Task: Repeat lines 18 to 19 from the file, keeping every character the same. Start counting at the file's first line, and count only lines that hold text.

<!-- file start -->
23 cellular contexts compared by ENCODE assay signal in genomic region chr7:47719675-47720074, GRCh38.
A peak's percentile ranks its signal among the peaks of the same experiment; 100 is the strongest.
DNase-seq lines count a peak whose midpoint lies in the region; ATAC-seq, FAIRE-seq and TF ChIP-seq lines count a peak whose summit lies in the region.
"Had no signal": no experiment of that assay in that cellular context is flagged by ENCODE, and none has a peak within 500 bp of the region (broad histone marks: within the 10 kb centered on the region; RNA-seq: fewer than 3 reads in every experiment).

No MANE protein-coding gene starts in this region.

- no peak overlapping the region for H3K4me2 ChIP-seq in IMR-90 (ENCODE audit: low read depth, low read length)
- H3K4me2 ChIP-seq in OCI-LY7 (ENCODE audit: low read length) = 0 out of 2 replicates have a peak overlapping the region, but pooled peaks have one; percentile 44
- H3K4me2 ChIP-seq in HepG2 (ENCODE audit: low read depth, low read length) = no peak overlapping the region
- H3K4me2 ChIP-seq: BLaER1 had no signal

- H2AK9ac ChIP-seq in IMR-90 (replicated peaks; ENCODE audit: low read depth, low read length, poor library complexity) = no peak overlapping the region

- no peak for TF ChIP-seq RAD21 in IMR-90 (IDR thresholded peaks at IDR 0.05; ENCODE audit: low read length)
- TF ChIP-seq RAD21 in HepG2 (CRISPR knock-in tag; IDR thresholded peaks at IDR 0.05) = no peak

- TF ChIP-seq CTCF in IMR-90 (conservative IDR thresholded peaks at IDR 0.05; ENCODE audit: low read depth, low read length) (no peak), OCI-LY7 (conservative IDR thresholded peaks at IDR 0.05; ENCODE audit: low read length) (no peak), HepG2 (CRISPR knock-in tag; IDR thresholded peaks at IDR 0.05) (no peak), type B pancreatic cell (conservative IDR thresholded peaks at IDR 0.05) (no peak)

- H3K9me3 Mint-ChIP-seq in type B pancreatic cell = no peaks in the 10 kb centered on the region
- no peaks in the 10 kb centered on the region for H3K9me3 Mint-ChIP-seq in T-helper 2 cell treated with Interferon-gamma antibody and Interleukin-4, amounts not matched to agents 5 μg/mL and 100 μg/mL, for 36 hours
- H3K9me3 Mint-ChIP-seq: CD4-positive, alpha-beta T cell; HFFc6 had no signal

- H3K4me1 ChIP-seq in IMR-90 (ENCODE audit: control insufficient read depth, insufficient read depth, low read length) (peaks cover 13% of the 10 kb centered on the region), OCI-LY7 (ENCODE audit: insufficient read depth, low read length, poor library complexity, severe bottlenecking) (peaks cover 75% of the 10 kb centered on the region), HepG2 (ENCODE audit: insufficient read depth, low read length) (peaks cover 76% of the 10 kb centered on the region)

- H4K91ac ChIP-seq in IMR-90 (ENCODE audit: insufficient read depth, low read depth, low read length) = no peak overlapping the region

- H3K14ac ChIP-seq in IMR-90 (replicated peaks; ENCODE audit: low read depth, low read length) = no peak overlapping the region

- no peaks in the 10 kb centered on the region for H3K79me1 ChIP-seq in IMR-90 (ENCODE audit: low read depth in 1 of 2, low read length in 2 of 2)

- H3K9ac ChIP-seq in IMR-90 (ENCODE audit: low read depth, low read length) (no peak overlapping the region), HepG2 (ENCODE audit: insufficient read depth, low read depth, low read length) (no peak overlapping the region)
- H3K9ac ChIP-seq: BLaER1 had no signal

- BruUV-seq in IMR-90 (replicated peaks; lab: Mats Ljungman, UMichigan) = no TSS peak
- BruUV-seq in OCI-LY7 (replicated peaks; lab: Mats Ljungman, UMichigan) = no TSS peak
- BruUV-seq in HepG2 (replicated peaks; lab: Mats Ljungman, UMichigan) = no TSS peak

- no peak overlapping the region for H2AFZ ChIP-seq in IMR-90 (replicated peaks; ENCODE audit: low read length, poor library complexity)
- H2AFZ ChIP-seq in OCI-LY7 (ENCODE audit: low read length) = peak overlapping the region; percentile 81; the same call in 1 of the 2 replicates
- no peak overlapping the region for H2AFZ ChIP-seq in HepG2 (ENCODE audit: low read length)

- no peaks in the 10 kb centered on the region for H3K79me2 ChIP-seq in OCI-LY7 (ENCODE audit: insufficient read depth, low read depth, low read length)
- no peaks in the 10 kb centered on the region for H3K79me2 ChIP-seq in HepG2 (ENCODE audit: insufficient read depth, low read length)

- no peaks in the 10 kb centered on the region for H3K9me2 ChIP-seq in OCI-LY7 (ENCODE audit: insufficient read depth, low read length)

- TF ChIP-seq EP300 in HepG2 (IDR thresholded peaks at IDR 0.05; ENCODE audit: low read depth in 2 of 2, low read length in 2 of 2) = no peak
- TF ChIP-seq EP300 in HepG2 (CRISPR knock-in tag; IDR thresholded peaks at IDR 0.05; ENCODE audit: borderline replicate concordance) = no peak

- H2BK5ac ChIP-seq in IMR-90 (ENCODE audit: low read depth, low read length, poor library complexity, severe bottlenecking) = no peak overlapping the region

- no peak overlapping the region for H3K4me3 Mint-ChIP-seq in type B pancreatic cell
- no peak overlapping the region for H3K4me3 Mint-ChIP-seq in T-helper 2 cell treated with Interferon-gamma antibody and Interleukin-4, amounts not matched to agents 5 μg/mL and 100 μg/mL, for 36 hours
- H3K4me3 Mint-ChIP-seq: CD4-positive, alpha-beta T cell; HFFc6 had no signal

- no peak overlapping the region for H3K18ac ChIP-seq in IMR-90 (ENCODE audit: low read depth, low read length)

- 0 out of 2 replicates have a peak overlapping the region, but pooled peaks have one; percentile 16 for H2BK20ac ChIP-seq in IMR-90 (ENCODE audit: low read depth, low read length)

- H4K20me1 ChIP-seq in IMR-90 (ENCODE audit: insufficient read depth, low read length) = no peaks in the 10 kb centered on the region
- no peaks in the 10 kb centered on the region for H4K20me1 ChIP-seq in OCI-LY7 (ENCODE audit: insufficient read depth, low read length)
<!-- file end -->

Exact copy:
- H4K91ac ChIP-seq in IMR-90 (ENCODE audit: insufficient read depth, low read depth, low read length) = no peak overlapping the region

- H3K14ac ChIP-seq in IMR-90 (replicated peaks; ENCODE audit: low read depth, low read length) = no peak overlapping the region